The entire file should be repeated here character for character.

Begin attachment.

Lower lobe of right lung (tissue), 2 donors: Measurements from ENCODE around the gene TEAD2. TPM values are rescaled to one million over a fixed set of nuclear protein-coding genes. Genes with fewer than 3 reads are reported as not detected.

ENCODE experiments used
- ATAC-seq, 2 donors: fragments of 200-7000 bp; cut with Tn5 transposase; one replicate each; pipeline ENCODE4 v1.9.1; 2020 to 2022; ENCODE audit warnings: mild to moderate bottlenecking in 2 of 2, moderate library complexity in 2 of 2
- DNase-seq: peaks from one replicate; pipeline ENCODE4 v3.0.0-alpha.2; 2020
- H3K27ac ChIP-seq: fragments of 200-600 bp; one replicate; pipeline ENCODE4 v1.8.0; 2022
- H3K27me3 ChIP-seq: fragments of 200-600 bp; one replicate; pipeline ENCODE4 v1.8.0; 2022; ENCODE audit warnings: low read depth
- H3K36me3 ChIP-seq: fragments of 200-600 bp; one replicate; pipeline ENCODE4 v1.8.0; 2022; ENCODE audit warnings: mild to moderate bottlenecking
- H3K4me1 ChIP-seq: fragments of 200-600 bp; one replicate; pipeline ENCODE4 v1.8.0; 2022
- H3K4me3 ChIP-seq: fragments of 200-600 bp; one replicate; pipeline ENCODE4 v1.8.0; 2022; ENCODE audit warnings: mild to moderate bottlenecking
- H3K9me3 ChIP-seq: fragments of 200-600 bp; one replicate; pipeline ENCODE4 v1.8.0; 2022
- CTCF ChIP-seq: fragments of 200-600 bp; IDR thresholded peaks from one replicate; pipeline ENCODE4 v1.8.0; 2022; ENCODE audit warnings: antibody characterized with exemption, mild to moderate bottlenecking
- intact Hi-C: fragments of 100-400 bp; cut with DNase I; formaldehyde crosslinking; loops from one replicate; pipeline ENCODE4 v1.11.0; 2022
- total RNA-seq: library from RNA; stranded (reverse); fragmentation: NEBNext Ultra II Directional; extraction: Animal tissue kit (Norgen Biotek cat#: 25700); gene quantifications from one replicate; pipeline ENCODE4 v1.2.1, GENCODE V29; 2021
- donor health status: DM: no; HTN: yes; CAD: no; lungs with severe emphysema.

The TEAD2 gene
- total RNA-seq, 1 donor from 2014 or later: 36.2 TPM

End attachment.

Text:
Lower lobe of right lung (tissue), 2 donors: Measurements from ENCODE around the gene TEAD2. TPM values are rescaled to one million over a fixed set of nuclear protein-coding genes. Genes with fewer than 3 reads are reported as not detected.

ENCODE experiments used
- ATAC-seq, 2 donors: fragments of 200-7000 bp; cut with Tn5 transposase; one replicate each; pipeline ENCODE4 v1.9.1; 2020 to 2022; ENCODE audit warnings: mild to moderate bottlenecking in 2 of 2, moderate library complexity in 2 of 2
- DNase-seq: peaks from one replicate; pipeline ENCODE4 v3.0.0-alpha.2; 2020
- H3K27ac ChIP-seq: fragments of 200-600 bp; one replicate; pipeline ENCODE4 v1.8.0; 2022
- H3K27me3 ChIP-seq: fragments of 200-600 bp; one replicate; pipeline ENCODE4 v1.8.0; 2022; ENCODE audit warnings: low read depth
- H3K36me3 ChIP-seq: fragments of 200-600 bp; one replicate; pipeline ENCODE4 v1.8.0; 2022; ENCODE audit warnings: mild to moderate bottlenecking
- H3K4me1 ChIP-seq: fragments of 200-600 bp; one replicate; pipeline ENCODE4 v1.8.0; 2022
- H3K4me3 ChIP-seq: fragments of 200-600 bp; one replicate; pipeline ENCODE4 v1.8.0; 2022; ENCODE audit warnings: mild to moderate bottlenecking
- H3K9me3 ChIP-seq: fragments of 200-600 bp; one replicate; pipeline ENCODE4 v1.8.0; 2022
- CTCF ChIP-seq: fragments of 200-600 bp; IDR thresholded peaks from one replicate; pipeline ENCODE4 v1.8.0; 2022; ENCODE audit warnings: antibody characterized with exemption, mild to moderate bottlenecking
- intact Hi-C: fragments of 100-400 bp; cut with DNase I; formaldehyde crosslinking; loops from one replicate; pipeline ENCODE4 v1.11.0; 2022
- total RNA-seq: library from RNA; stranded (reverse); fragmentation: NEBNext Ultra II Directional; extraction: Animal tissue kit (Norgen Biotek cat#: 25700); gene quantifications from one replicate; pipeline ENCODE4 v1.2.1, GENCODE V29; 2021
- donor health status: DM: no; HTN: yes; CAD: no; lungs with severe emphysema.

The TEAD2 gene
- total RNA-seq, 1 donor from 2014 or later: 36.2 TPM